A note is any additional comment found in a work, yet separate from the base text. Such notes can be found at the foot of a page (footnotes), or at the end of a chapter or monograph (endnotes). A critical apparatus, though separate from the base text, is hardly additional and hence not usually regarded as a set of notes. Commentaries or translations that are complete separate from the base text – e.g., published in a separate volume – are not regarded as notes either. Marginalia, on the other hand, usually are.
One might call a note a type of annotation. An annotation is any text that bears a relation to another. There is overlap between text reuse (relation of repetition) and annotation.
Characteristic of notes, at least in scholarly texts, are their marks of attachment to the base text: often a number, sometime a letter or other symbol.
See TEI Guidelines Chapter 3.8 Notes, Annotation, and Indexing.
Brill uses the TEI element
<note> to encode the notes in its publications. The position of the note is encoded in the
@place attribute, which may have values like "foot", "end", and "margin". There is some potential overlap here with
@type, so use "gloss", "translation", "comment", etc. as type values. Remember that TEI intends such values to represent the position of notes in a source text that is being digitized. Brill, on the other hand, uses these values to instruct applications – such as typesetting systems or online publication platforms – as to the desired position of these comments.
Footnote numbers have two functions: they visually mark where base text and note are attached and they identify the note. For example, a sentence in the base text make conclude with a superscript number "six", which number might be found at the foot of the page identifying the sixth note of the page or chapter. Such a number is stored in the
@n attribute. (TEI allows non-numerical values here too, so a dagger or letter are perfectly acceptable).
Lastly, there are two possibilities that TEI offers that Brill doesn't use at the moment, but which could prove highly useful. The first is marking a span of attachment rather than a point. A point is just that: a single location where a note marker is found. It does not give precise information about which section of the base text is commented on in the note. Yet this is exactly what a span does. There are numerous ways to do this; the simplest is to use a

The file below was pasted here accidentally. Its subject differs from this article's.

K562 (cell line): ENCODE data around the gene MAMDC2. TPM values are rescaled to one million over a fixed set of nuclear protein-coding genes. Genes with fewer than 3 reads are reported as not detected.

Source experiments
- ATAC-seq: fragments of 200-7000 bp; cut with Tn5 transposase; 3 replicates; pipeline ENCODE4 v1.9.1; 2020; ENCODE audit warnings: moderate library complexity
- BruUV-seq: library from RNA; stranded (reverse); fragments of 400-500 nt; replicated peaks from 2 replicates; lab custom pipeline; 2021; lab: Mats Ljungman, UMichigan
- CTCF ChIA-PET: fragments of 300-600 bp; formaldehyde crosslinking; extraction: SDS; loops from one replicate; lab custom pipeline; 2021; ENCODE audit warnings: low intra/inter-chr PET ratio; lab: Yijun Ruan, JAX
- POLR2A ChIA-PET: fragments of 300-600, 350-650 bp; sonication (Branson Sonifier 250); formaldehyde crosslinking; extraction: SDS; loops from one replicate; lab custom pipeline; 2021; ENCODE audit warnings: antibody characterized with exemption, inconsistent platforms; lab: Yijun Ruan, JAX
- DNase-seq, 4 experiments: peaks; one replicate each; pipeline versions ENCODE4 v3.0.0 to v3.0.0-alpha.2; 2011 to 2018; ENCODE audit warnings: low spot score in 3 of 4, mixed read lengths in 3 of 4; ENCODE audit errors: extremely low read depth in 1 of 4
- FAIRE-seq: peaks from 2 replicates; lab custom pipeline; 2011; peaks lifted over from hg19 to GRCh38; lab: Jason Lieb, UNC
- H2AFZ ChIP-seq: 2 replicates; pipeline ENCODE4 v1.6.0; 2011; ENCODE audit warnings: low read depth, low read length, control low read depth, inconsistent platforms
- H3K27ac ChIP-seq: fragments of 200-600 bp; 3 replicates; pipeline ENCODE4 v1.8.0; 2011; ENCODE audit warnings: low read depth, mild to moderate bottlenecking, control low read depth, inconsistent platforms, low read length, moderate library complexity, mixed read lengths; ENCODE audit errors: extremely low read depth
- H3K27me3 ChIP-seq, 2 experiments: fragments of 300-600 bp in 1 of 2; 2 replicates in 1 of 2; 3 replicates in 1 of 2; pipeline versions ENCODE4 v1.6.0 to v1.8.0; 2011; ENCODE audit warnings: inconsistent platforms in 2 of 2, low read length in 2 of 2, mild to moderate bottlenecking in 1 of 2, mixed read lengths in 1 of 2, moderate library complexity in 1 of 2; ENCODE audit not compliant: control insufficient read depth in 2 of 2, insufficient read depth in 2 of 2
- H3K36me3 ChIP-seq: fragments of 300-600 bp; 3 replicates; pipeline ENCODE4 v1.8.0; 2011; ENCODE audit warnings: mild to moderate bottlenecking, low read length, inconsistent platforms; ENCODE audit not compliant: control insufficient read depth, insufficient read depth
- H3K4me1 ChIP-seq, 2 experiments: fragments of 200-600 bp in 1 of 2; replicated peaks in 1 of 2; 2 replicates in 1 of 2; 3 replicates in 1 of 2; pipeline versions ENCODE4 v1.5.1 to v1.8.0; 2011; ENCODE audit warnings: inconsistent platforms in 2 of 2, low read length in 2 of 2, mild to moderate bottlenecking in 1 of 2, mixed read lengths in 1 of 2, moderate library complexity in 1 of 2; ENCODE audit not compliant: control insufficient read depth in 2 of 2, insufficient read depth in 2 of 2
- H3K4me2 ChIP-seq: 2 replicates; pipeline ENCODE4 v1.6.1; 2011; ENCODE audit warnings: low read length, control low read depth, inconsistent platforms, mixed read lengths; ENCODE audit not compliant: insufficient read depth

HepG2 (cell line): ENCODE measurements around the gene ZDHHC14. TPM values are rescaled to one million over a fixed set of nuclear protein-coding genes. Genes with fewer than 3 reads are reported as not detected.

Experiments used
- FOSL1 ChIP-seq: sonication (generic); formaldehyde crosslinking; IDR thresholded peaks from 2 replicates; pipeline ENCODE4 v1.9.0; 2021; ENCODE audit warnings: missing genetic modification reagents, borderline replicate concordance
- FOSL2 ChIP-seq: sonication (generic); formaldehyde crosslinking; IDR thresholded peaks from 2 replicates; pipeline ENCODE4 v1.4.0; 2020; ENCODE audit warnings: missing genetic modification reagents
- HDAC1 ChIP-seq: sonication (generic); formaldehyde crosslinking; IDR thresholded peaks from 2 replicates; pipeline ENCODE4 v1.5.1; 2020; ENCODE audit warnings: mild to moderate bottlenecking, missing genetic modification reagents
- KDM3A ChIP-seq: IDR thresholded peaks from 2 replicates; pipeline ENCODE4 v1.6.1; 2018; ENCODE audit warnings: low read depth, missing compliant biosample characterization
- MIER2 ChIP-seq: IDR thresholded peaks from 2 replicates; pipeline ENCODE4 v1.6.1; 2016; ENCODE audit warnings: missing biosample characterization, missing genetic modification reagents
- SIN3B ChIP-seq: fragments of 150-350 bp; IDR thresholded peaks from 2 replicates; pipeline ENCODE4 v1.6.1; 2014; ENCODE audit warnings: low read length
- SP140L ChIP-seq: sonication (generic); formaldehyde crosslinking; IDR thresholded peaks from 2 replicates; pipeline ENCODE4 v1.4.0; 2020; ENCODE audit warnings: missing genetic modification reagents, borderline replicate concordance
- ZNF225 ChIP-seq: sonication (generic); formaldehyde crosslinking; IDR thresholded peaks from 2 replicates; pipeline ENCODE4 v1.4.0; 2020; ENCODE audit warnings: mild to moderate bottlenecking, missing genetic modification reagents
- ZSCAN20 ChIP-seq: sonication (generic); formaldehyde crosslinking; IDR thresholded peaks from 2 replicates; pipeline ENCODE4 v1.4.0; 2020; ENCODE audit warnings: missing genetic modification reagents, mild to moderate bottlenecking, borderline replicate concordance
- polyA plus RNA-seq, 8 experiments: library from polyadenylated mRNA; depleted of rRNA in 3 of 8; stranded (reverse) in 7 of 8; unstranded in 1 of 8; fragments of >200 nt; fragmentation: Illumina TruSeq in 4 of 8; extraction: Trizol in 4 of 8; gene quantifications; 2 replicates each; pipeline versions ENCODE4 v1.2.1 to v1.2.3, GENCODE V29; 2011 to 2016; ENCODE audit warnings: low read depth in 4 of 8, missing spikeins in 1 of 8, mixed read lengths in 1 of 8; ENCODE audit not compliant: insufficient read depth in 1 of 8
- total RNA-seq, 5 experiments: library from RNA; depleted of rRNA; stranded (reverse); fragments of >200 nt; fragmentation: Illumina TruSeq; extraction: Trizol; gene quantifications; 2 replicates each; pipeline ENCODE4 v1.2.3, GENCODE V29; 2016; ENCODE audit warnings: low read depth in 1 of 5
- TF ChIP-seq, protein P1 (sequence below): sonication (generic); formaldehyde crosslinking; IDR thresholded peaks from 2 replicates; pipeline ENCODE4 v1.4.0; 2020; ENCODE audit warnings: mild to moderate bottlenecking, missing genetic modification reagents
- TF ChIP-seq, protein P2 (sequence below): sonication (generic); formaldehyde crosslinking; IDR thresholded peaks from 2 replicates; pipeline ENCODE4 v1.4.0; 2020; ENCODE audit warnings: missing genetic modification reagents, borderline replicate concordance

<seg> with some
@xml:id and have the note refer to the span using
@target (which then takes the value of the
seg@xml:id as its value). By the way, there are ways to deal with overlapping spans in TEI, but this is not the place to explain them.
The second possibility is to store the note separate from the base text. The default position is at the point of attachment. There is no default way of grouping notes; a
@type and some relevant value will do. Again, use a reference to connect note and point (or span) of attachment, e.g. with
<seg xml:id="n007" type="noteAnchor"> in the base text and somewhere else
<note target="n007">. The advantage is a more easily readable base text and the option of grouping multiple sets of notes.
<p>And yet it is not only in the great line of Italian renaissance art, but even in the painterly <note place="bottom" type="gloss"><term xml:lang="de">Malerisch</term>. This word has, in the German, two distinct meanings.</note> style of the Dutch genre painters...</p>
Always number the notes. This guarantees that in every version and every medium or format, the note numbers are the same. Do not rely on automatic numbering by the platform (as is presently often the case). Remember that
@nnumbers notes and
<note>element. This is not the same.
Use note numbers that are absolutely unique. Not
n="_2452-4107_thb_COM_0006020100_note_06", for example.